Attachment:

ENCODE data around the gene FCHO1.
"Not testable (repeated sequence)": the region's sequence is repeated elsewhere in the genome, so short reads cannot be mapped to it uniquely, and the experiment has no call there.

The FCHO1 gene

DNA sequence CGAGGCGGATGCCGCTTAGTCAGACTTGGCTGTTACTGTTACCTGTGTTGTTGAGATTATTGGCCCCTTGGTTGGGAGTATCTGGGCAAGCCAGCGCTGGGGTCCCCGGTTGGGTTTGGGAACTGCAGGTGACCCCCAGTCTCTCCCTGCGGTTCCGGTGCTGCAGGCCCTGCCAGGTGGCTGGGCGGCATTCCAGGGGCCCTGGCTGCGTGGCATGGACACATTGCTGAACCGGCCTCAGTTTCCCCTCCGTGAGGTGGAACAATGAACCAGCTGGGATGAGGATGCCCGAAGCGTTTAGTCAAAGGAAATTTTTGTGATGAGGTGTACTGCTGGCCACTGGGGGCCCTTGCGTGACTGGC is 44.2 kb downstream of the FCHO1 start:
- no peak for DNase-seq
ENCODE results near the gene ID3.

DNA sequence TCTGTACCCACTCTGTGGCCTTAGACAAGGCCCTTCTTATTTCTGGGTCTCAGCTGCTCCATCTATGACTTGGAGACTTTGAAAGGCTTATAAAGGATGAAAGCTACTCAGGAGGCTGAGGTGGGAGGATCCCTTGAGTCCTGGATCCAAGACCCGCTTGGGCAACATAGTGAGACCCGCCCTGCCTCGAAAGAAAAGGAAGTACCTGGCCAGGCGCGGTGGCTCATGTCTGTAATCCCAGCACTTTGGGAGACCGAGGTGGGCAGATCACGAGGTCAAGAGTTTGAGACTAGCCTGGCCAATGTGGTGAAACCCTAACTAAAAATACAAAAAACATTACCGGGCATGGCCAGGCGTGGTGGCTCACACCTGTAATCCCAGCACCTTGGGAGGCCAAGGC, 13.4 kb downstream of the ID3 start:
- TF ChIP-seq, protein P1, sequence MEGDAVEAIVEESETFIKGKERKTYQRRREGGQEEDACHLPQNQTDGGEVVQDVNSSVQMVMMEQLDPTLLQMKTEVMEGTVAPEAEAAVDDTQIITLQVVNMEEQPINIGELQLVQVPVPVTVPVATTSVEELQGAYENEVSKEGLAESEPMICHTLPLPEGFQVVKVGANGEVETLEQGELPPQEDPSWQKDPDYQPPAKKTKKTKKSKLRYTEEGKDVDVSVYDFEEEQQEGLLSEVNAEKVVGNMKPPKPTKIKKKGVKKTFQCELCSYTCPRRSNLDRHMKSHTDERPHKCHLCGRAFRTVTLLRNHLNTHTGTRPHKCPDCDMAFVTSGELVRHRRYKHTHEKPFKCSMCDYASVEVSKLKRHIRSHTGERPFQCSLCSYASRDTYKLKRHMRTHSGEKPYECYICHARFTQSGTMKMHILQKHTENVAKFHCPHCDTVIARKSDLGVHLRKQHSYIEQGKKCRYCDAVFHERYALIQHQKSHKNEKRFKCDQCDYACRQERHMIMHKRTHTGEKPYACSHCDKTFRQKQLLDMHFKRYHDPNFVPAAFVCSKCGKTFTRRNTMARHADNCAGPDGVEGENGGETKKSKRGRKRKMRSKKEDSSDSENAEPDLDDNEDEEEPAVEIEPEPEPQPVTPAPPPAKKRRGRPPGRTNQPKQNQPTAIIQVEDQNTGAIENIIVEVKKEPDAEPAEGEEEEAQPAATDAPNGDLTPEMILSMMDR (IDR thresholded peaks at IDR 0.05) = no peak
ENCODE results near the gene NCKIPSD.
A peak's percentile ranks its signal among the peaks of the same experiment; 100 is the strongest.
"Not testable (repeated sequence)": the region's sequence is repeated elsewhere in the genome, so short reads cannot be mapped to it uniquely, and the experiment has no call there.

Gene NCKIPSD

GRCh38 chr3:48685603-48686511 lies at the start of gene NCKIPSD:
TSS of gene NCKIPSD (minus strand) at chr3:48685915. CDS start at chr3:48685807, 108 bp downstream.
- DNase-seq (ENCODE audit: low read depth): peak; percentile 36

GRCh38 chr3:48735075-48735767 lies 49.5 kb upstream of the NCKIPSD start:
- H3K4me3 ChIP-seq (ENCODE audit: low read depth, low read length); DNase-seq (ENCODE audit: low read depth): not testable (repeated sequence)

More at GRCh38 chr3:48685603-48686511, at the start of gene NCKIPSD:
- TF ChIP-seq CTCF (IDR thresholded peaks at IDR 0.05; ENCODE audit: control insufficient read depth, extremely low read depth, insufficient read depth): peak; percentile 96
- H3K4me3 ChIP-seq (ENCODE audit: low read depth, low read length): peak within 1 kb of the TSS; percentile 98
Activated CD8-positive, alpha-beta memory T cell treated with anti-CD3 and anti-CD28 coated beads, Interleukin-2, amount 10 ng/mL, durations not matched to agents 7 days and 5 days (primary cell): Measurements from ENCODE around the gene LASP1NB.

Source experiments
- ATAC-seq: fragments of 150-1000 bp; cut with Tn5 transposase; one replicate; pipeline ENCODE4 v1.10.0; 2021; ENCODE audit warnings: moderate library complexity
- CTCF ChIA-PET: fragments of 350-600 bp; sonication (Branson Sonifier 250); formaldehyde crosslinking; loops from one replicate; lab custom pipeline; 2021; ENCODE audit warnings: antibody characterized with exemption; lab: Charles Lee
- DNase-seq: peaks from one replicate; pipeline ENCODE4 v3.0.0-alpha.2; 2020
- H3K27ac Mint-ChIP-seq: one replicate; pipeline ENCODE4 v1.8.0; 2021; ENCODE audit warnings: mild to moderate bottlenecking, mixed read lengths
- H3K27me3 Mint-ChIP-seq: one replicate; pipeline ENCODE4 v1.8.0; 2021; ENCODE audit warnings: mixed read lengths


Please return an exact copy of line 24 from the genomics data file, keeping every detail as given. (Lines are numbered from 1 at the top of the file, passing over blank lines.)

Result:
- CTCF ChIA-PET: fragments of 350-600 bp; sonication (Branson Sonifier 250); formaldehyde crosslinking; loops from one replicate; lab custom pipeline; 2021; ENCODE audit warnings: antibody characterized with exemption; lab: Charles Lee